Experiences of Ex-Ex-Gay Individuals in Sexual Reorientation Therapy: Reasons for Seeking Treatment, Perceived Helpfulness and Harmfulness of Treatment, and Post-Treatment Identification

Document Type




Format of Original

27 p.

Publication Date



Taylor & Francis

Source Publication

Journal of Homosexuality

Source ISSN


Original Item ID

doi: 10.1080/00918369.2014.926763


Therapy meant to change someone’s sexual orientation, or reorientation therapy, is still in practice despite statements from the major mental health organizations of its potential for harm. This qualitative study used an inductive content analysis strategy (Patton, 2002) to examine the experiences of thirty-eight individuals (31 males and seven females) who have been through a total of 113 episodes of reorientation therapy and currently identify as gay or lesbian. Religious beliefs were frequently cited as the reason for seeking reorientation therapy. Frequently endorsed themes of helpful components of reorientation therapy included connecting with others and feeling accepted. Harmful aspects of reorientation therapy included experiences of shame and negative impacts on mental health. Common reasons for identifying as LGB after the therapy included self-acceptance and coming to believe that sexual orientation change was not possible. The findings of this study were consistent with recommendations by the American Psychological Association Task Force on Appropriate Therapeutic Responses to Sexual Orientation (2009), which concluded that helpful aspects of reorientation therapy could be achieved through affirmative treatment methods while avoiding potential harms that may be associated with reorientation therapy. Limitations of the findings, including a small, self-selected sample, are discussed.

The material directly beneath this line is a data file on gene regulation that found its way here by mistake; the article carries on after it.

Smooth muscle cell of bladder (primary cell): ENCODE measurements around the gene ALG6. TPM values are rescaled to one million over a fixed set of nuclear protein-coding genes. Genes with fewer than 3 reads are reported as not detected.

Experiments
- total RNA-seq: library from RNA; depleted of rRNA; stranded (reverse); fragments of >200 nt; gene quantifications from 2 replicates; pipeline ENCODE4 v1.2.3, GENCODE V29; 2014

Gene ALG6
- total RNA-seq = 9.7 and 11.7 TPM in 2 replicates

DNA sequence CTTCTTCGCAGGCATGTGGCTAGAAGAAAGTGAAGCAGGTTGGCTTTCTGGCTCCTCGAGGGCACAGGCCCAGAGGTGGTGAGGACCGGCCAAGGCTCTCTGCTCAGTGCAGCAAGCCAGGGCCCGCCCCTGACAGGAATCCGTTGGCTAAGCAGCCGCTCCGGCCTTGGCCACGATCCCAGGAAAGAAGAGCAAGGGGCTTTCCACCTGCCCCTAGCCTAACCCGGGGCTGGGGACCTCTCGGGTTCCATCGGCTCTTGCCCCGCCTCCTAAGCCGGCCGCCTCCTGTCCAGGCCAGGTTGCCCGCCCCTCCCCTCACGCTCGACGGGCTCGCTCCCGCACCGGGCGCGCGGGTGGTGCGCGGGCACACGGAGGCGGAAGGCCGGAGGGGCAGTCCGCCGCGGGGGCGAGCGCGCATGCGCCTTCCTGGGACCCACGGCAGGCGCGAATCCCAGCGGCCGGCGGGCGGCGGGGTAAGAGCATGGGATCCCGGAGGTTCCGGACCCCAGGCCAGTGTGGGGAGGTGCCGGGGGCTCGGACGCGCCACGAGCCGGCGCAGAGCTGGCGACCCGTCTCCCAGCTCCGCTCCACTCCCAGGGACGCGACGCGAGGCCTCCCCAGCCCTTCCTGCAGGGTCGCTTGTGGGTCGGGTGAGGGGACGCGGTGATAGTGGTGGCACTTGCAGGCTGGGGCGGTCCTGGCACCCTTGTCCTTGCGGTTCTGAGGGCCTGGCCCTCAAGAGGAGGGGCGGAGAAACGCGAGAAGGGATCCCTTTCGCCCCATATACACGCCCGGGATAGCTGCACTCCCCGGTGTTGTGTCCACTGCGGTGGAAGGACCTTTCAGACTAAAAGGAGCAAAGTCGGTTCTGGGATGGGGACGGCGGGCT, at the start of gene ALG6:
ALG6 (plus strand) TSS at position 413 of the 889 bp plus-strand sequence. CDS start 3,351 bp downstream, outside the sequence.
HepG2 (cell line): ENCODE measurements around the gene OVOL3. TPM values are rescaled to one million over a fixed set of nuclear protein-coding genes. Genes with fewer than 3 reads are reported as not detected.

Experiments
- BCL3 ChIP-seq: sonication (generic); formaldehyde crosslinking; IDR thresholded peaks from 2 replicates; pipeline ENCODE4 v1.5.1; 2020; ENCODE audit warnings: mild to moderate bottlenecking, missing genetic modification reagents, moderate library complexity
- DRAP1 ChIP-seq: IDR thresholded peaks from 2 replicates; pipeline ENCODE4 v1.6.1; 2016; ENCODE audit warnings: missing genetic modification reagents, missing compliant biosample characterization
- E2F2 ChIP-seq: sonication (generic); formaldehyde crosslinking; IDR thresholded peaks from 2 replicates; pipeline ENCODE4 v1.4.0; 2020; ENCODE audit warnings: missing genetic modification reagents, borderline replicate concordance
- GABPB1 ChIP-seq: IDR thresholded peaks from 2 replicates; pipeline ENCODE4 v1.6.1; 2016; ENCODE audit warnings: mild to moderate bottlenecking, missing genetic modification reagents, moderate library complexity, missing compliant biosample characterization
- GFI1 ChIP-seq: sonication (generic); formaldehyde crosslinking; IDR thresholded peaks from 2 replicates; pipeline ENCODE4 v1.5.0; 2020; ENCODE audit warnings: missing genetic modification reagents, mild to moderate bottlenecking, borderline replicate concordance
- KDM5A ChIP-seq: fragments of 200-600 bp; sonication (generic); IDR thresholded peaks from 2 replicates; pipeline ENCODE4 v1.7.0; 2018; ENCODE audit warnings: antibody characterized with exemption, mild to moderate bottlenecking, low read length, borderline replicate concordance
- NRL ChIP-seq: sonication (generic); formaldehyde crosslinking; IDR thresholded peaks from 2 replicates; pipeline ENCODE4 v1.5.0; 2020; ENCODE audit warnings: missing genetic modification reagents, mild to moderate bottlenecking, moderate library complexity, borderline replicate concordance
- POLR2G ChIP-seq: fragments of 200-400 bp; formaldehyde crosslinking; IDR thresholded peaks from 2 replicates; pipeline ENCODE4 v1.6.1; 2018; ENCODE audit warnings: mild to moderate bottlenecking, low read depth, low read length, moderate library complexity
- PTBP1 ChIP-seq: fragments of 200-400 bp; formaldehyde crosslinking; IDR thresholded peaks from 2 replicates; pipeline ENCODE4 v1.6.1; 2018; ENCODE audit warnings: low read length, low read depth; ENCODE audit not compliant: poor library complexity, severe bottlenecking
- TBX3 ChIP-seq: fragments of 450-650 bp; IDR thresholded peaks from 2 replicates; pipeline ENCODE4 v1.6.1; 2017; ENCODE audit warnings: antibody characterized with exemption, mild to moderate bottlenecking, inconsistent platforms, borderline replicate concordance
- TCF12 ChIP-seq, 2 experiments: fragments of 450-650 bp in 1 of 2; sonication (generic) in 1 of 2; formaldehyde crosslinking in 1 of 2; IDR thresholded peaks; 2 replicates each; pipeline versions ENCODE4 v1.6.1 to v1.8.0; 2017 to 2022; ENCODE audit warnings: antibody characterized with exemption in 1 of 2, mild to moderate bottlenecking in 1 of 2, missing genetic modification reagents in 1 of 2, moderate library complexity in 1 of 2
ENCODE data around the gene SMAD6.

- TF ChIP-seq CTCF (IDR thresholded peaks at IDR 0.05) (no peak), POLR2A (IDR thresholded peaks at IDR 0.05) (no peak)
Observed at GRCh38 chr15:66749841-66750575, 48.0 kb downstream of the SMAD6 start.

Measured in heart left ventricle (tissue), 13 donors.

Journal of Homosexuality, Vol. 61, No. 9 (2014): 1242-1268. DOI.